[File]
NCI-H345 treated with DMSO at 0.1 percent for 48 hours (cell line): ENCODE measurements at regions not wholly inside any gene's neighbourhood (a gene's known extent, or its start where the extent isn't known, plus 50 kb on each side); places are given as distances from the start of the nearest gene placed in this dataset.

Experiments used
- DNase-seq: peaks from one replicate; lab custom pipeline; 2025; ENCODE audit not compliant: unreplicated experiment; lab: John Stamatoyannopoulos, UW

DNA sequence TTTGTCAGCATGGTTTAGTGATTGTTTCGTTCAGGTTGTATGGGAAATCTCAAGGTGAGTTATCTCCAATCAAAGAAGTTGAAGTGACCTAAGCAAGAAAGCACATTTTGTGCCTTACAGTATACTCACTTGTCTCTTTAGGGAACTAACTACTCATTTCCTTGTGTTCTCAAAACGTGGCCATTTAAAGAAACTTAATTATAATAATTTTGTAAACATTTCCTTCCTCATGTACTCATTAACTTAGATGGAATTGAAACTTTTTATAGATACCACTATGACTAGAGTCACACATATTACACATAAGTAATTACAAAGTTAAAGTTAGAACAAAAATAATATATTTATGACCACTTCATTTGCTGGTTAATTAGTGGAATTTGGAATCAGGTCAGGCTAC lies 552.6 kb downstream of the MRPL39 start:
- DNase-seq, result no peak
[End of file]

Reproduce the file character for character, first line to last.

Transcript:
NCI-H345 treated with DMSO at 0.1 percent for 48 hours (cell line): ENCODE measurements at regions not wholly inside any gene's neighbourhood (a gene's known extent, or its start where the extent isn't known, plus 50 kb on each side); places are given as distances from the start of the nearest gene placed in this dataset.

Experiments used
- DNase-seq: peaks from one replicate; lab custom pipeline; 2025; ENCODE audit not compliant: unreplicated experiment; lab: John Stamatoyannopoulos, UW

DNA sequence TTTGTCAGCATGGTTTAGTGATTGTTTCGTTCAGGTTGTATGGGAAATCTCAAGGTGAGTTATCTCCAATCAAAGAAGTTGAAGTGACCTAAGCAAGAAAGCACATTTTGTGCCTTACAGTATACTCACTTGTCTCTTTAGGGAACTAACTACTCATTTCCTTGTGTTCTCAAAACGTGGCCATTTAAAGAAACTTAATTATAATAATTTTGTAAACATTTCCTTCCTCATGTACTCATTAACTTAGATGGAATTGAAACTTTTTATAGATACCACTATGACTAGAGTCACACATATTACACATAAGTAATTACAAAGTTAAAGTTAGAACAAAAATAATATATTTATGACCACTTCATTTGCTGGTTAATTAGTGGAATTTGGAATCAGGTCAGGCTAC lies 552.6 kb downstream of the MRPL39 start:
- DNase-seq, result no peak